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Post  Levent Suberk Mon Oct 08, 2018 3:05 pm

I bought an old Cox glowplug in a blister pack. Pack is completely sealed. I opened pack and I noticed a white powdery spot on glowplug. Removed this spot with fine sandpaper and lightly oiled whole plug to prevent it from that white "rust".

Did you notice that white oxidation on any aluminum part?
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Post  Marleysky Mon Oct 08, 2018 5:30 pm

I have seen aluminum corrode leaving a white residue behind:

QUESTION: We live near the ocean and, about a year ago, we bought brushed aluminum storm windows to end the cycle of peeling and painting wood-framed windows. I thought we were home free as far as window frames went, but now I notice a white crust forming on the outside of the window frames on only one side of the house. What is this, and what can I do about it? I thought aluminum was an "install-it-and-forget-it" material.

“ ANSWER: Aluminum is not corrosion-proof. Brushed aluminum storm windows and storm doors form "white rust," or oxidation, especially in areas near salt water. In case you're wondering why the storm windows look better on one side of the house than those on the other, it's because oxidation is worse on the side facing the prevailing wind.

There isn't too much you can do here, since it's difficult to paint aluminum. Hardware stores carry an aluminum cleaner that is quite effective at removing the oxidation, although it involves a lot of work. If you're considering replacing storm doors or windows, aluminum that is anodized or factory coated (typically white) holds up much better than the older brushed aluminum.

Otherwise, you can wax and even apply varnish to brushed aluminum to forestall corrosion.“
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Post  GallopingGhostler Mon Oct 08, 2018 6:56 pm

When it comes to water corrosion, the softer aluminum will sacrifice itself to protect the steel. That is why ships have zinc bars mounted to the exterior bottom of the ship. The zinc bars will erode over time, to protect the pinholes where steel is exposed through the steel hull's paint.

That is probably the way that my K&B .35 Stallion I purchased on E-Bay appeared when found. Then the owner did media blasting to remove the white chalk aluminum corrosion. Engine winds up in the hands of a seller, for a quick sale.

Yup, more likely than not, the corrosion looks worse than the part being corroded. It's why back in the "old days", when automobile and motorcycle fenders were heavily chromed, there would be rust pitting underneath the chrome pinholes. Basically, the steel was sacrificing itself to protect the harder chrome finish.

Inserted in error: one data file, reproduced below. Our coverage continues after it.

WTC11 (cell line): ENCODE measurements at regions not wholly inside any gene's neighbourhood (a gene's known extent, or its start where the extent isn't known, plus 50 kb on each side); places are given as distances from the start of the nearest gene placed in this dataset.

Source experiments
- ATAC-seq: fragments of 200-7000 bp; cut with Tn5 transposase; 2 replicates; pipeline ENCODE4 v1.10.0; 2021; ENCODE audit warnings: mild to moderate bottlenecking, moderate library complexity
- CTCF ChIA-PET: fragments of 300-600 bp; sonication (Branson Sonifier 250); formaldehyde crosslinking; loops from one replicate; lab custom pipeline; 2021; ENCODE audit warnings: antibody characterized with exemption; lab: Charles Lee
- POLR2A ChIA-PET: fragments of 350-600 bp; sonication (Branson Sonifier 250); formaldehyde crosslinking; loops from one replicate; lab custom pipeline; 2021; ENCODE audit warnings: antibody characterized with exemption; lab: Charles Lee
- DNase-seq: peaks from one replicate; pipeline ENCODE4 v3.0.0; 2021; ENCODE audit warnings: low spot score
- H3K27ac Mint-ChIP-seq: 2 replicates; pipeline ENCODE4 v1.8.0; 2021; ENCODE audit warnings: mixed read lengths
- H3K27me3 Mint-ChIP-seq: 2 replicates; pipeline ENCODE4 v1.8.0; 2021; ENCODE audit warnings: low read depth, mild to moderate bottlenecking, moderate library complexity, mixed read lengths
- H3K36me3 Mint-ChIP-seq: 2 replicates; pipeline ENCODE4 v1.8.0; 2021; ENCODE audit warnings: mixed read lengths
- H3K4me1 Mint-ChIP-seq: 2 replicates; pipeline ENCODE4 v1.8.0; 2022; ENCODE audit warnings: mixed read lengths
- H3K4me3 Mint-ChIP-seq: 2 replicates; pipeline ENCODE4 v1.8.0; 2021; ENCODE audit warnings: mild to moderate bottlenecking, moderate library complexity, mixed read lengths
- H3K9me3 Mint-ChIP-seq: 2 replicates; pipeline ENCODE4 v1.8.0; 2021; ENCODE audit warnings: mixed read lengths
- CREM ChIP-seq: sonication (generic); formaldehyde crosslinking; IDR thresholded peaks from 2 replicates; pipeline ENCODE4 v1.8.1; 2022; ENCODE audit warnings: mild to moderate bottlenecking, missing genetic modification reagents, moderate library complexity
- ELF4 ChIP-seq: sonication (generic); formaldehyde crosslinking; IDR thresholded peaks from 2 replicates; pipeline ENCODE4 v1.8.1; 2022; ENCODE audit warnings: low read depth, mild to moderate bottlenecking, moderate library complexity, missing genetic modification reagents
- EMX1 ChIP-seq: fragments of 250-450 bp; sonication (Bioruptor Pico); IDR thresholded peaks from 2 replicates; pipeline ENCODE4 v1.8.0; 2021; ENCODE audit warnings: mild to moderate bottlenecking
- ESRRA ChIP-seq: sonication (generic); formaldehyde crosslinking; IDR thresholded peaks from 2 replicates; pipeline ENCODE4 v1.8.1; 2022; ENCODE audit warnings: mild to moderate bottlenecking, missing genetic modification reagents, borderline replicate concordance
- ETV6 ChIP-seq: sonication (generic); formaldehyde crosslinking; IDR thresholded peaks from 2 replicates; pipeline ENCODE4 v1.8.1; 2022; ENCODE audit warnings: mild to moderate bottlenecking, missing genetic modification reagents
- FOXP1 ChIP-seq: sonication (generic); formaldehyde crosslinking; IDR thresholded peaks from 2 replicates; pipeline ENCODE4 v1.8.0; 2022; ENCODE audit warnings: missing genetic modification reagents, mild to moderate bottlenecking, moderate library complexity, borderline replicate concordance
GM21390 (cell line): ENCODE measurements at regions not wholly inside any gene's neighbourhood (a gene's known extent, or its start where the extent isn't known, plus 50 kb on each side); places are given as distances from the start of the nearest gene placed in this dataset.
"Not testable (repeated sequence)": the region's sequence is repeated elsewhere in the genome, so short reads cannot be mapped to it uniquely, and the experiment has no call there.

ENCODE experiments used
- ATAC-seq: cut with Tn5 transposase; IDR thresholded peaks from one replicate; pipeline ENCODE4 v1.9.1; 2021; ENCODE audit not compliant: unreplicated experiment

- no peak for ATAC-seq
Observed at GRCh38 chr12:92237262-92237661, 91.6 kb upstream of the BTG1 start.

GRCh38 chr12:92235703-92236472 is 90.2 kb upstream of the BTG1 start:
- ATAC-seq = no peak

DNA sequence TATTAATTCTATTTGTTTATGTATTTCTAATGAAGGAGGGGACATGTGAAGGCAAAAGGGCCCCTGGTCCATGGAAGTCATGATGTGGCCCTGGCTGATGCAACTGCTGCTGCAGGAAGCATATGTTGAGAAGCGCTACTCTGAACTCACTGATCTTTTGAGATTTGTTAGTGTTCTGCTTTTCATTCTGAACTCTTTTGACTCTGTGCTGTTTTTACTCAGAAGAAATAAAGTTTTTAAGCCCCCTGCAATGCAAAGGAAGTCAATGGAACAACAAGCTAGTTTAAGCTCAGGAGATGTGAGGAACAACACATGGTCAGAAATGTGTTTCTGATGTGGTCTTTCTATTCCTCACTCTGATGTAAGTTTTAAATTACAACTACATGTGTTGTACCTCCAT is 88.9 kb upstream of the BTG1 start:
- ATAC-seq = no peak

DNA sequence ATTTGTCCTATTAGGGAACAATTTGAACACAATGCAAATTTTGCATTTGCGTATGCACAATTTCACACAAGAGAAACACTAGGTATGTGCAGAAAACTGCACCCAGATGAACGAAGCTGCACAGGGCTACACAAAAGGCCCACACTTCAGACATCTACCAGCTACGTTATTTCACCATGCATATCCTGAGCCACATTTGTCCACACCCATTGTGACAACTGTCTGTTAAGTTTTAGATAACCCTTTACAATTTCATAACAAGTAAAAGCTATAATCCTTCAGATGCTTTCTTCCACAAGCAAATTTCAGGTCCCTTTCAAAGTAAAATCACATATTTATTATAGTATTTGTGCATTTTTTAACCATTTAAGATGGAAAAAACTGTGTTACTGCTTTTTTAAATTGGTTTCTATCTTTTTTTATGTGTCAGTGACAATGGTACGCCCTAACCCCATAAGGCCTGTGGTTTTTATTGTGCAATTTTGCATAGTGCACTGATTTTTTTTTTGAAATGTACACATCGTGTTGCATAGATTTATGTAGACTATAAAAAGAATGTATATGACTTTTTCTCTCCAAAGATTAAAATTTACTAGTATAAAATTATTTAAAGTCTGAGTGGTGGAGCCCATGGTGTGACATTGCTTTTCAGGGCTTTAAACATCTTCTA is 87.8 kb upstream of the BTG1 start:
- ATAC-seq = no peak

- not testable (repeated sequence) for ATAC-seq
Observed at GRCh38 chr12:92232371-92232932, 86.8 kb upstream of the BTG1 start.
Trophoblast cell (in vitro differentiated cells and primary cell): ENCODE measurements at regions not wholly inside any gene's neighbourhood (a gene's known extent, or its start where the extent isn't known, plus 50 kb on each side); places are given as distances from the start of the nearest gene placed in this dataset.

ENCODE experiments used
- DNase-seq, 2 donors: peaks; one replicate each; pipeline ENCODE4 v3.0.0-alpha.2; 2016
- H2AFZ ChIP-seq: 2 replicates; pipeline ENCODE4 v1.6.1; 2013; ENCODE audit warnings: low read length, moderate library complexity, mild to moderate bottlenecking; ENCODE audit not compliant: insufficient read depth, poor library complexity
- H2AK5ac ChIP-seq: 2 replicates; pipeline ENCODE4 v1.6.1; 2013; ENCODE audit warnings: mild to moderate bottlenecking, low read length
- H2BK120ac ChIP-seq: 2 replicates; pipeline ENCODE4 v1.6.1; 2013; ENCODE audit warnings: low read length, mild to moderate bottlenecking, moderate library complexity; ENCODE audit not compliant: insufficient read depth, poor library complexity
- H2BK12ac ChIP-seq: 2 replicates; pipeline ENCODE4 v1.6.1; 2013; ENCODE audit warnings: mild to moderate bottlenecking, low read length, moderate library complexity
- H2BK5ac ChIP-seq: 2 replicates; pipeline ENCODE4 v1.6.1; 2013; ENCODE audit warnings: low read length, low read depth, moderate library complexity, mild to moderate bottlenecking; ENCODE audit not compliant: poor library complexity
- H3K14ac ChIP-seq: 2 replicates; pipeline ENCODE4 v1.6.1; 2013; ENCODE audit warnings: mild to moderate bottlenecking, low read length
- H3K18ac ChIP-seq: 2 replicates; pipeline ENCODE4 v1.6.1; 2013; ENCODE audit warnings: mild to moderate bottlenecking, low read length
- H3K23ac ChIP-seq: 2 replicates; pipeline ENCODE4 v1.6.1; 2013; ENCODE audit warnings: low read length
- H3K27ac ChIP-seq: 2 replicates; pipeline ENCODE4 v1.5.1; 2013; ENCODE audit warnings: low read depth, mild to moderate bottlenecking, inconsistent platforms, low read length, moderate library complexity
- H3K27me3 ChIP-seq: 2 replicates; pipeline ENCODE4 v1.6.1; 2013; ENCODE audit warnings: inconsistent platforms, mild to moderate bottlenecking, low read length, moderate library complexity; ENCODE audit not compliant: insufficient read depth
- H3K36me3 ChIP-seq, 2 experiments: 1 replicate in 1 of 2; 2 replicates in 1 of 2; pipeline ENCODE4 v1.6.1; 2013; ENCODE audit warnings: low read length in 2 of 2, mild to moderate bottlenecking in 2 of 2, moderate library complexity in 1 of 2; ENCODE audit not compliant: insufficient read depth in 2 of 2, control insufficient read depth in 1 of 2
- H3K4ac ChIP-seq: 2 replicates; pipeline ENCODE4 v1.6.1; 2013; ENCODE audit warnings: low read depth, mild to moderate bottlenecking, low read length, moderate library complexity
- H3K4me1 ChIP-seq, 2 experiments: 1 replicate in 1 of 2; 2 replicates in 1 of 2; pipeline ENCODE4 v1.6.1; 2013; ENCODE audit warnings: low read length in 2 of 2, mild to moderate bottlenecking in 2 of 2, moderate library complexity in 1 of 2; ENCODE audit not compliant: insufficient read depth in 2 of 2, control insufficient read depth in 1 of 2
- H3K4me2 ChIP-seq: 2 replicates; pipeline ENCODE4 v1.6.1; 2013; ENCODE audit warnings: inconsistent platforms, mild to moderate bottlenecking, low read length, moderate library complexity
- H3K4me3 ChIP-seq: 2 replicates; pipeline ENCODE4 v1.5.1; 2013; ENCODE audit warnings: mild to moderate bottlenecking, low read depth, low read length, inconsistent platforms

Back in 2003, my nice, Netherlands Highway Hawk custom chromed steel package rack looked really nice on my 1987 Suzuki LS650 Savage.

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Two years later, it spent 2 years outdoors in Okinawa in the 79 inches per year rain and salty sea air. When I returned, it was heavily rusted, not much of the chrome finish was left.

I ended up removing the rust and painting it so I could use it again. Somewhere I have photos of how rusted it was before my cleaning it up.
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Post  Oldenginerod Wed Oct 10, 2018 5:38 am

GallopingGhostler wrote:When it comes to water corrosion, the softer aluminum will sacrifice itself to protect the steel. That is why ships have zinc bars mounted to the exterior bottom of the ship. The zinc bars will erode over time, to protect the pinholes where steel is exposed through the steel hull's paint.

Electric water heaters use a "sacrificial anode" to attract electrolysis corrosion so that it doesn't corrode the main cylinder, which is a harder material than the anode.  The same principal is used in engine blocks where core/freeze/expansion plugs are used.   (Called Welch Plugs over here).   Not only do they fill holes left from sand casting, but from the factory they are made of a softer metal which tends to attract the corrosion rather than the engine block being attacked.  90% of the time people replace these with brass plugs, which is actually counter-productive as it can promote an increase in electrolysis corrosion of the engine block.  Ever see brass plugs fitted new from factory?

I remember my early Corollas had a very soft alloy expansion plug in the rear of the alloy head.  If a steel or brass plug was used the head would corrode worse.  Not many people replaced the plug with the original type because they needed to either remove the head or punch a hole in the firewall to replace it.  I guess the more effective modern coolants remove much of the need for these "sacrificial" components.

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